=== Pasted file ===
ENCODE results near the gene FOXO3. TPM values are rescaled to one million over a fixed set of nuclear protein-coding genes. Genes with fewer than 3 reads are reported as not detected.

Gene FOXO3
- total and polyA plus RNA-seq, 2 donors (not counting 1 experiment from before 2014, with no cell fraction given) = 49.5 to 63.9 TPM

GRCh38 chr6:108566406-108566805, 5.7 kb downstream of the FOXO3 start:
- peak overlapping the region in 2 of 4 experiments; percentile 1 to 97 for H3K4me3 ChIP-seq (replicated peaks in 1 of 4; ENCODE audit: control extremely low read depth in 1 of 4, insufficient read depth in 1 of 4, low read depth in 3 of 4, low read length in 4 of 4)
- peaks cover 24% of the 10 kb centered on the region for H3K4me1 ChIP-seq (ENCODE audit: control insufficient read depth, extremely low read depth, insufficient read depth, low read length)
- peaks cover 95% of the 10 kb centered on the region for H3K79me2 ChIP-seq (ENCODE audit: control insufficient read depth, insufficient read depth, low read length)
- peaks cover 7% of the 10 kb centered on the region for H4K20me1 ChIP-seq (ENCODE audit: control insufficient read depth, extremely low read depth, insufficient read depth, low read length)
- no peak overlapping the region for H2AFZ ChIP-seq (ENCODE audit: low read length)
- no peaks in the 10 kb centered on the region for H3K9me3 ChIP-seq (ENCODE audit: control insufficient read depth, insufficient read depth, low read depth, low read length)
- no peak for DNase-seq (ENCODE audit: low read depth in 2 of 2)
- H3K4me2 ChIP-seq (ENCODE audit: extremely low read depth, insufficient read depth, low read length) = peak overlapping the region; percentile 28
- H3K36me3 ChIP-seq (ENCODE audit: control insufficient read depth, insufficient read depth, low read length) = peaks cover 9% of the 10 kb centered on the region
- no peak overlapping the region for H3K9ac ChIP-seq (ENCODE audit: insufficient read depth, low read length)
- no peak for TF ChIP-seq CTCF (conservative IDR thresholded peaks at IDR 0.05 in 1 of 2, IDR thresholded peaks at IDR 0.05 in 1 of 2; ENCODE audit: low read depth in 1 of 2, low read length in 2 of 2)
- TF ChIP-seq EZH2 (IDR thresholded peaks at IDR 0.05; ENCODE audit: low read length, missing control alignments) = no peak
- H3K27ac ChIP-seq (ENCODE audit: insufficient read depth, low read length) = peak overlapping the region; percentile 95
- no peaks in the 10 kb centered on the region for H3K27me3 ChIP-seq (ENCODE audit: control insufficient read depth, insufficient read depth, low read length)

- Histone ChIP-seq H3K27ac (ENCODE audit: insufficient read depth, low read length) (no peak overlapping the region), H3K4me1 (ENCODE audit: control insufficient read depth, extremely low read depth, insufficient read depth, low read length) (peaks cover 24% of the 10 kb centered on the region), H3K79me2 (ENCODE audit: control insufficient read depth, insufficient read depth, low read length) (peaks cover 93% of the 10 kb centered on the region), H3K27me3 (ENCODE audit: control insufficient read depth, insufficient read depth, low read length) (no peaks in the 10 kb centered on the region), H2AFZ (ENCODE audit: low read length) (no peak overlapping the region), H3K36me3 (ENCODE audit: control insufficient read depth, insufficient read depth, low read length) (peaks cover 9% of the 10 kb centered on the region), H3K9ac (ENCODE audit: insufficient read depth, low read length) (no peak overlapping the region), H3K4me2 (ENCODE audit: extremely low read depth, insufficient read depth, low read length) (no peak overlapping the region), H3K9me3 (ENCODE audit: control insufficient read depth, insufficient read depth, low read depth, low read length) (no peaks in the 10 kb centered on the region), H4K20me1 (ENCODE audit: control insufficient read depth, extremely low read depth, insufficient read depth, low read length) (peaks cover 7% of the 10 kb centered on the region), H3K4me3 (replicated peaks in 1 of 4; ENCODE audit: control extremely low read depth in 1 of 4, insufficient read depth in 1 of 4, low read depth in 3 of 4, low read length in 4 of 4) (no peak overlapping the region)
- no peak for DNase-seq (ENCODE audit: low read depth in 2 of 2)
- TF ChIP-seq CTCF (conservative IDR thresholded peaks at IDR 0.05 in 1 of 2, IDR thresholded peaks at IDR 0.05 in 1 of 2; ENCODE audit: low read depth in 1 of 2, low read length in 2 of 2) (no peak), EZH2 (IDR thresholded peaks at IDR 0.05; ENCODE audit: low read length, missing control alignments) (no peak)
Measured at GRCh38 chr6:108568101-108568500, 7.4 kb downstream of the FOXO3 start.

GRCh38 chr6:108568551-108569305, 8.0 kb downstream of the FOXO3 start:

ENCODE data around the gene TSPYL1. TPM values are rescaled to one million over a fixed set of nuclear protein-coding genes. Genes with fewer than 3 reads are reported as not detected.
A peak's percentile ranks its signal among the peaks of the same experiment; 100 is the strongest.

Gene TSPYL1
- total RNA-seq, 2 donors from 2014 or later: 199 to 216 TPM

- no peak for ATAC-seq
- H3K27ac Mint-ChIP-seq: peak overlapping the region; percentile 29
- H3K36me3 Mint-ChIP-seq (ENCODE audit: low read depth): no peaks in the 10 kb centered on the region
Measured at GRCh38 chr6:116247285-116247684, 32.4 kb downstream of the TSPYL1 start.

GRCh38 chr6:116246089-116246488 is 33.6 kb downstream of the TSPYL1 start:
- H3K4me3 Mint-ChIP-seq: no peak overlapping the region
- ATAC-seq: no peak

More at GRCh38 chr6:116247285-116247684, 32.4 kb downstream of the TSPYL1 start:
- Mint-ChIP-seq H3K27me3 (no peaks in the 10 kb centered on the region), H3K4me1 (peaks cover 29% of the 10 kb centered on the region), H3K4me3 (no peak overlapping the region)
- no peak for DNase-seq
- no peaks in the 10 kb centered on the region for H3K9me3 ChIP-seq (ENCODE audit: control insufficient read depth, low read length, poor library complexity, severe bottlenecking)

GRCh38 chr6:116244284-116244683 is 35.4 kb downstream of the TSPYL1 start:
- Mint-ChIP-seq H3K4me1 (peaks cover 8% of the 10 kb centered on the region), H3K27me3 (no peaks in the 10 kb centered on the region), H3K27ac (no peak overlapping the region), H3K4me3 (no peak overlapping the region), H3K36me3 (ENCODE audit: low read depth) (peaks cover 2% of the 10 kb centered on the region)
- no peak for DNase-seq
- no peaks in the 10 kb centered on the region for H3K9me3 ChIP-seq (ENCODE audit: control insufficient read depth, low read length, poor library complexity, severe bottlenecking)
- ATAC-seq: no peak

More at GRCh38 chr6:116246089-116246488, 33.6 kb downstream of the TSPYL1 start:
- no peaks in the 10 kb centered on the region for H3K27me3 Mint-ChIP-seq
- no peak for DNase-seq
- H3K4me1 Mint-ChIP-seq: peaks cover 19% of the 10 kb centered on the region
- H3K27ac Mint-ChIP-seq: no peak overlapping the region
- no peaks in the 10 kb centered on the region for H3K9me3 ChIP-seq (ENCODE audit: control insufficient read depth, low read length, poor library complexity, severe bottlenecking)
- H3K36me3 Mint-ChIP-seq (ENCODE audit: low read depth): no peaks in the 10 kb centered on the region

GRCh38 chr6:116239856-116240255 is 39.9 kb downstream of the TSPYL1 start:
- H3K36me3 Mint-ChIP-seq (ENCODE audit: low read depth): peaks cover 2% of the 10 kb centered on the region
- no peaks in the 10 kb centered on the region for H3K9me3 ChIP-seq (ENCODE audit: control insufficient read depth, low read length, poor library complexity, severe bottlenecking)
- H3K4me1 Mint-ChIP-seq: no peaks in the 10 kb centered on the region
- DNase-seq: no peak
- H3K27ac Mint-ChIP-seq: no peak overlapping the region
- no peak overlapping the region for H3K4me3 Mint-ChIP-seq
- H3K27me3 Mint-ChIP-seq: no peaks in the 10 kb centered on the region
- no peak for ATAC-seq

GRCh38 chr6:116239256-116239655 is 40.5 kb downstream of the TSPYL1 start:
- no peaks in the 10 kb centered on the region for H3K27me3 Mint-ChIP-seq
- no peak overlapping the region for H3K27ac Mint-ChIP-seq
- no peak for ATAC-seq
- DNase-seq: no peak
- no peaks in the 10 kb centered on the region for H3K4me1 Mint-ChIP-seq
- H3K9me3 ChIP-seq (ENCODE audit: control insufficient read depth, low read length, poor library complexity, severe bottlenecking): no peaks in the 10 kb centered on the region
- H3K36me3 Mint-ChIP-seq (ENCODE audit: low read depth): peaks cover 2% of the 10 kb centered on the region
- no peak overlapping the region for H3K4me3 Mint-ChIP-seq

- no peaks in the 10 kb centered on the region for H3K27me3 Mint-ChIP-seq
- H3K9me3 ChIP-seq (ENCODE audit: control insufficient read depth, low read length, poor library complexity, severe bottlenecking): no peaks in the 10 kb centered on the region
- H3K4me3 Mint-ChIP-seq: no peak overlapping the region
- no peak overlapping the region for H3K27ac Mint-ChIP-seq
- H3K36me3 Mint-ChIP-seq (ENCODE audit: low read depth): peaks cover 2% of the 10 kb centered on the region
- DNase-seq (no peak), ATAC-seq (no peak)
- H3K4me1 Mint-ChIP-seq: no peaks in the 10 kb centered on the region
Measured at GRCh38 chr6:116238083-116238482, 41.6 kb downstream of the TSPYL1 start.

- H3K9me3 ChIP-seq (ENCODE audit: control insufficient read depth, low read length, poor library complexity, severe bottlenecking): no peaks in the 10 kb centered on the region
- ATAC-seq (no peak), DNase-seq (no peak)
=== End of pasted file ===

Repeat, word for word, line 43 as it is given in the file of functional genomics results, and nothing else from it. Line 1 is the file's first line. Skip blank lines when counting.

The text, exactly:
- ATAC-seq: no peak